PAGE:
Cameroon: CPS Strengthens Partners’ Resilience For Peace Work Amidst COVID 19

Travail de paix en temps de pandémie
Peacework in times of pandemic
October 25, 2020
CPS Cameroon Challenges Partners to Double Peace Efforts - 1
CPS Cameroon Challenges Partners to Double Peace Efforts
November 14, 2020

Cameroon: CPS Strengthens Partners’ Resilience For Peace Work Amidst COVID 19

17 member organisations of the Civil Peace Service, (CPS) and Bread for the World (BftW) Cameroon have shared experiences, gained knowledge and skills on how to set up their various activity projects for 2021 and resilient in their Peace Work amidst COVID 19 context.

This was during the 2020 Annual Meeting with theme: “Continue Peace Work in Crisis Context” organised by CPS/BftW Cameroon Coordination
Office from 2nd to 5th November, in Kribi, South Region. 35 participants took part in the meeting which was facilitated by Mrs. Florentine
Nekdem Fandio, National Coordinator of CPS/BftWCameroon.

During the meeting, participants carried out their local Context Analysis, reviewed the management of COVID 19 at their various organisations, engaged in Networking with other organisations and developed Thematic Advocacy plans of action/Training Needs. Within the meeting, members benefitted training on CPS Planning, Monitoring and Evaluation (PM&E) model and equally had a moment of Exchanges with CPS/BftW and Support online.

From the Local
Context Analysis carried out by focal groups at the meeting, it was revealed that there are still peace works to be done across Cameroon. In the North West/South West, the analysis showed a slight improvement in school attendance with regards to the Armed Conflict. The improvement in school
attendance here is mostly in the urban and semi urban areas but general fear, insecurity, hunger, killing, kidnapping, rise of new inter tribal conflicts as a result of bigger armed conflict and exploitation from state soldiers and
armed fighters remain real challenges to the population.

Analysis and Actors Mapping in the West/Littoral regions shows political and socio-economic tensions between political party leaders and local government administrators; tensions between women/youth and traditional authorities; tensions between women/youth and government administrators; and a general fear in the population.

In the Grand North regions, relationships between the elite class and population; parent and youth and youth and local authorities were observed as weak, thereby creating tensions. The issues at state are that the population accused the elite of manipulations and misrepresenting their aspirations in the political scenes while the youth say the older generation is the cause of their problems (joblessness).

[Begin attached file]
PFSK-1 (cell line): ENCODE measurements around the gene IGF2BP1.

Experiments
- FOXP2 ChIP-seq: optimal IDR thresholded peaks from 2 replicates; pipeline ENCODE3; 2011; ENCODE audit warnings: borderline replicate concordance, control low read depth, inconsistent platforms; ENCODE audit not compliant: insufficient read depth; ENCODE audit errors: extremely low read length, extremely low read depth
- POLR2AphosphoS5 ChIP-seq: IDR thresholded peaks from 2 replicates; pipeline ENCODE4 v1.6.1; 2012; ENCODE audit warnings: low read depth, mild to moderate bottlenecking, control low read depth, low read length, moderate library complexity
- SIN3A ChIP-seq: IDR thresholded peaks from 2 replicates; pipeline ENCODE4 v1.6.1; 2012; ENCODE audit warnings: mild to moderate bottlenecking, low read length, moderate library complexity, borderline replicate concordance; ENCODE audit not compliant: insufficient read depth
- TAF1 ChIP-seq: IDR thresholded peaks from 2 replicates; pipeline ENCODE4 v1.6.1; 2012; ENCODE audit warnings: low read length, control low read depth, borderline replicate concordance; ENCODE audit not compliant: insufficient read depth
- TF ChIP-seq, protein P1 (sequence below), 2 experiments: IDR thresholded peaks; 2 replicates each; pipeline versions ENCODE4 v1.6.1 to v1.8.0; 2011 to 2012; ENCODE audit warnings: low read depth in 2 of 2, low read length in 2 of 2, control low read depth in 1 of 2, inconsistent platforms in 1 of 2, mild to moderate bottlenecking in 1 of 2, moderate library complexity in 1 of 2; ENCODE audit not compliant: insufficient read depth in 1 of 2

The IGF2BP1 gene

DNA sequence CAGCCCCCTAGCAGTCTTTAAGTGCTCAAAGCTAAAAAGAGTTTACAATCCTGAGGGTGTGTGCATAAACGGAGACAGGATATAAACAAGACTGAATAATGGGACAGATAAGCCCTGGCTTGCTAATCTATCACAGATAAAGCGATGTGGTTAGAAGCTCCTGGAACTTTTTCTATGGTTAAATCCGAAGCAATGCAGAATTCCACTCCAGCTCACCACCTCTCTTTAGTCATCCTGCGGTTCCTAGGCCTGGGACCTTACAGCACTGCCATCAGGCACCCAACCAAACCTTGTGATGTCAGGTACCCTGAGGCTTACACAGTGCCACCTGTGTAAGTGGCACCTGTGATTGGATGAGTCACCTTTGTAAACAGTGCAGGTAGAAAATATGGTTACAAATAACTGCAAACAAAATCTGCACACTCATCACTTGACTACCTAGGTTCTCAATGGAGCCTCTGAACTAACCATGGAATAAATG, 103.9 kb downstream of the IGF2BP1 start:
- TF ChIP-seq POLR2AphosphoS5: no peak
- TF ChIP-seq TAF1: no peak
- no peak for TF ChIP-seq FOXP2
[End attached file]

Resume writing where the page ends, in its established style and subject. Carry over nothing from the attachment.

While in the Centre, South and East, the working group observed increase insecurity/crime wave, increase in domestic violence against women, lack of job opportunities for youth, intimidation of political actors, mistrust by population over the management of COVID 19, increased in IDPs as a result of the armed Conflicts in NW/SW, ban on political street manifestation amongst others. Actors mapping shows tensions between party in power and opposition political parties and private media and government.

From the Context Analysis and Actors Mapping, members proposed and examined the way forward to handling the tensions. It was generally resolved that Advocacy, Sensitisation and Education through Training workshops are the key means and methods to help the various situations. “In the NW/SW regions, we need to engage in more Advocacy projects and workshops to get the population, armed fighters and military understand the need for peace, security and social coexistence”, Chambi Julie Andam
from COMINSUD said.

Also, members benefitted training on Planning, Monitoring and Evaluation from CPS/BftW’s Marcos Smith. This exposed the participants on how to better plan, monitor and evaluate CPS/BftW’s projects for effective results. One of the participants from PCC, Rev Nta William Nche attests. “This training was very necessary. It has given me a better way of planning, monitoring and evaluating projects. It will limit the stress and time we use to put in writing out various reports.”

At the end of the meeting, Mrs. Florentine Nekdem Fandio, CPS/BftW’s National Coordinator and main facilitator encouraged partner organisations to continue the efforts for peace and never to turn their backs on conflicts. She equally called on them to use their experience and knowledge gained at the meeting to formulate better activities in line with CPS Strategic Plan 2021+ to build stronger peaceful societies. A minute of silence was observed for the School children killed in Kumba.

Each day of meeting started with devotion. Rev Ngando Mbende Paul, Secretary General of CEPCA, Mr. Njoya Hassan and Rev Nta William Nche, National Peace Coordinator, PCC led the devotions. They both thanked God for grace and prayed for unity and peace among members.

Gilbert NYONGAMSEN NDASI
The Peace Journalist

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